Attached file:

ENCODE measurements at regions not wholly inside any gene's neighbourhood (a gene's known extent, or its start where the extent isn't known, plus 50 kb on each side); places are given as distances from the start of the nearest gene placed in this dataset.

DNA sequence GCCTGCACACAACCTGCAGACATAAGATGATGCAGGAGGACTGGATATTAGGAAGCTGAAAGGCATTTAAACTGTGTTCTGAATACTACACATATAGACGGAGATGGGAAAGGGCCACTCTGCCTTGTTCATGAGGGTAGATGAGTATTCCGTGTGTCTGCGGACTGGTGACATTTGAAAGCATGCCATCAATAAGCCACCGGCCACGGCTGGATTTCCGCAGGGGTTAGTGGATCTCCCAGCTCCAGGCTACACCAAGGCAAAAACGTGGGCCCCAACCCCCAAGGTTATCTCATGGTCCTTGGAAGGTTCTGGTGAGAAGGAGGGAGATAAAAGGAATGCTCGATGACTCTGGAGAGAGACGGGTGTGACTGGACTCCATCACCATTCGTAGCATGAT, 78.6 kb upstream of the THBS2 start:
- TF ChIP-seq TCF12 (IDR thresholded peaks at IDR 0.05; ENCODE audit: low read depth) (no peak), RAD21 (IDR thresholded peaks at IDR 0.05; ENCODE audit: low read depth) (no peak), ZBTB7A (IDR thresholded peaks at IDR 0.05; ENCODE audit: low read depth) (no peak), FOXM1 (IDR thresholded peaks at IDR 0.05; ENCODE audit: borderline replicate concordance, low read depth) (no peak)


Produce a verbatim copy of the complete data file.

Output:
ENCODE measurements at regions not wholly inside any gene's neighbourhood (a gene's known extent, or its start where the extent isn't known, plus 50 kb on each side); places are given as distances from the start of the nearest gene placed in this dataset.

DNA sequence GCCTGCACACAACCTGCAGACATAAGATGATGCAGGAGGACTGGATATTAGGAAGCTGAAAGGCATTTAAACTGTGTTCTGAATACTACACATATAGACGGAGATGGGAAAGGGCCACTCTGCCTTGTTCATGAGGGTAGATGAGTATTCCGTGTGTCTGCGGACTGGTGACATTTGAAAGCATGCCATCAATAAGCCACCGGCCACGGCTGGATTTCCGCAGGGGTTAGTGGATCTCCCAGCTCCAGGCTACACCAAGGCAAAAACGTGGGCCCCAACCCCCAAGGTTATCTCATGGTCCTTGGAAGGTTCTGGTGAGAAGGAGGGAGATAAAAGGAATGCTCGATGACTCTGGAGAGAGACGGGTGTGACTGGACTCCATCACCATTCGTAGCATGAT, 78.6 kb upstream of the THBS2 start:
- TF ChIP-seq TCF12 (IDR thresholded peaks at IDR 0.05; ENCODE audit: low read depth) (no peak), RAD21 (IDR thresholded peaks at IDR 0.05; ENCODE audit: low read depth) (no peak), ZBTB7A (IDR thresholded peaks at IDR 0.05; ENCODE audit: low read depth) (no peak), FOXM1 (IDR thresholded peaks at IDR 0.05; ENCODE audit: borderline replicate concordance, low read depth) (no peak)